So, you may have noticed that I have a new name for my blog, visual vocabulary. It literally came to me in the middle of the night last week (I have trouble sleeping, because I’m always designing something in my head). I have been trying to determine what exactly I want this blog to be about for a long time now; a lot of people think blogs need to have a razor thin focus, and quite frankly, I just don’t want to be limited like that (I believe artists need to be limitless to really live up to their full potential)… and since this blog is primarily for me and my creative pursuits, and not to please anyone else, I don’t think I need to make sure I only post about home decor, or art, or paper designers, or fashion, etc. So I want a name that sums all that up! And so when I thought about how on my resume I have “strong visual vocabulary” listed as a strength, I thought “DUH! That should be the name of my blog!”.
When I say I have a “strong visual vocabulary” I’m saying that I know and use a lot of terms relating to the visual world that the average person doesn’t know, or use, or even have the need to know or use. It’s about using language to describe what you see, and if you think about it, it’s not necessarily an easy task. Consider a situation in which you are asked to describe a photo. If you have a design or art background, hours and hours of sitting in meetings, critiques and art theory & criticism and art history classes have given you a robust set of words to pull from to describe something. But someone who lacks that background is usually limited to primary, secondary and occasionally tertiary colors, and basic words like “old”, “big”, etc. I think it would be an interesting study to give people of varying backgrounds the same batch of photos, ask them to describe them to each other, and then have them try to guess which photo they are describing. The outcome would perfectly illustrate the what I am talking about! How many times has someone described something to you, and when you finally saw it you thought, “this is not at all how I imagined it”. That is the power of visual vocabulary, for good or bad.
When you are a professional in the design world, part of your job is to interpret what the suits are saying, and reiterate using visual vocabulary. As with all jobs communication is key, but as designers a lot can get lost in interpretation. It’s of the utmost importance to use language to describe every detail to ensure that you and your client are on the same page. A tiny bout of arrogance in this manner can have disastrous consequences… for instance, I had a client that said she was doing a nautical line of girls clothing, and she wanted “nautical, but not geeky”. I said I totally understood what she meant. Our problem was that we had two totally different ideas of what “nautical, but not geeky” meant. I made her some graphics and she came back with “not literally nautical”. If I had asked her to elaborate a little more on what she wanted, perhaps she would have mentioned she didn’t want a literal interpretation of “nautical” before I drew a bunch of anchors and compasses and life rings. Lesson learned.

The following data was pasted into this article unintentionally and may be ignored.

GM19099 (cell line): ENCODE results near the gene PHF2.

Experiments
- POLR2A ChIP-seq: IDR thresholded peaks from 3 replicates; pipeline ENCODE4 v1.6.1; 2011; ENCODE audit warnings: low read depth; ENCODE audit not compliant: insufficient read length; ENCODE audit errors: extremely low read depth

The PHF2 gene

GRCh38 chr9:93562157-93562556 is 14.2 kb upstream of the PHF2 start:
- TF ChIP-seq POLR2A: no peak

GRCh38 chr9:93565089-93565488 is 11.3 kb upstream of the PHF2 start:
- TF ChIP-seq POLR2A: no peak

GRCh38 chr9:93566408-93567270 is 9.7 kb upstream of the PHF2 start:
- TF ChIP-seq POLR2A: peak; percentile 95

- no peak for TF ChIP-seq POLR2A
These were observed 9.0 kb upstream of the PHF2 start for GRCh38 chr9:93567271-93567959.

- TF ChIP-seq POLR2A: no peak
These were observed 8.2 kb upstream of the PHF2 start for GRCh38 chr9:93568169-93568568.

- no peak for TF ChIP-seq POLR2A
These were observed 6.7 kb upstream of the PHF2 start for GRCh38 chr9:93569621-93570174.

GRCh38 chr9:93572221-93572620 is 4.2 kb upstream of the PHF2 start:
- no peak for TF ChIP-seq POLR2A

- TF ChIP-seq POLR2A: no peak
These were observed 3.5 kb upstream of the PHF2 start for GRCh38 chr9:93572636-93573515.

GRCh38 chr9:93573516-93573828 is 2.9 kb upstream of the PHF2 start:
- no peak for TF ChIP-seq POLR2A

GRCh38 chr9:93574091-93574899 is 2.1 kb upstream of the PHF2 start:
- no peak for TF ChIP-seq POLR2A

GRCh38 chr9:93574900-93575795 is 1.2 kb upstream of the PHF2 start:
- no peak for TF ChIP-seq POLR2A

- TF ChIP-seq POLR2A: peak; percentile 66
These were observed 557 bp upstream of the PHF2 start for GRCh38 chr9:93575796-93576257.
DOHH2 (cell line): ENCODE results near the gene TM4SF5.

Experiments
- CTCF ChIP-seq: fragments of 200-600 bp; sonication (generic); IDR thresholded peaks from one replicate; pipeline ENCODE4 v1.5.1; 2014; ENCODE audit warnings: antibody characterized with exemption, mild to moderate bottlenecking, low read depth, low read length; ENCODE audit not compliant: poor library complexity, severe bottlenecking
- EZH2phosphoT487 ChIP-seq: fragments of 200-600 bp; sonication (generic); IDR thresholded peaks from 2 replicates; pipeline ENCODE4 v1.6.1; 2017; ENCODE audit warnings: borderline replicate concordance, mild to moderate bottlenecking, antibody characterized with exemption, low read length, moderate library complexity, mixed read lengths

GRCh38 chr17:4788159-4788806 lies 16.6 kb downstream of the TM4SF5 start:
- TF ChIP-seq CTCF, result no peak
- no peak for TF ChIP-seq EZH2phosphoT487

So, now that I have explained what the term means to me, let me explain how it relates to my blog. While words help us draw a picture in our imagination, an image can help us understand language. In fact, part of the reason why it can be so hard to talk about something visual is because the object does such a good job explaining itself by just sitting there and existing, and having someone look at it. (Does it still exist if no one is looking at it? We will never know… ~.^) Words pale in comparison to an actual sighting. We draw so much from a vision that we know and understand with out the use of vocabulary; the image itself becomes a part of our vocabulary, even if it is silent. And so, since my blog is so focused on aesthetics, I thought I do a lot of my primary communication through images in addition to words, I felt that visual vocabulary summed it up.
Looking back, it’s totally not a surprise that someone who holds degrees in both fine arts and visual anthropology would end up with a blog called “visual vocabulary”. Hee. Also, I have other visions for this term… and I snagged it on etsy. Score! And so ends a post where I include no images, but I talk a lot about them. How self-reflective! Post-modern post is post-modern. >_>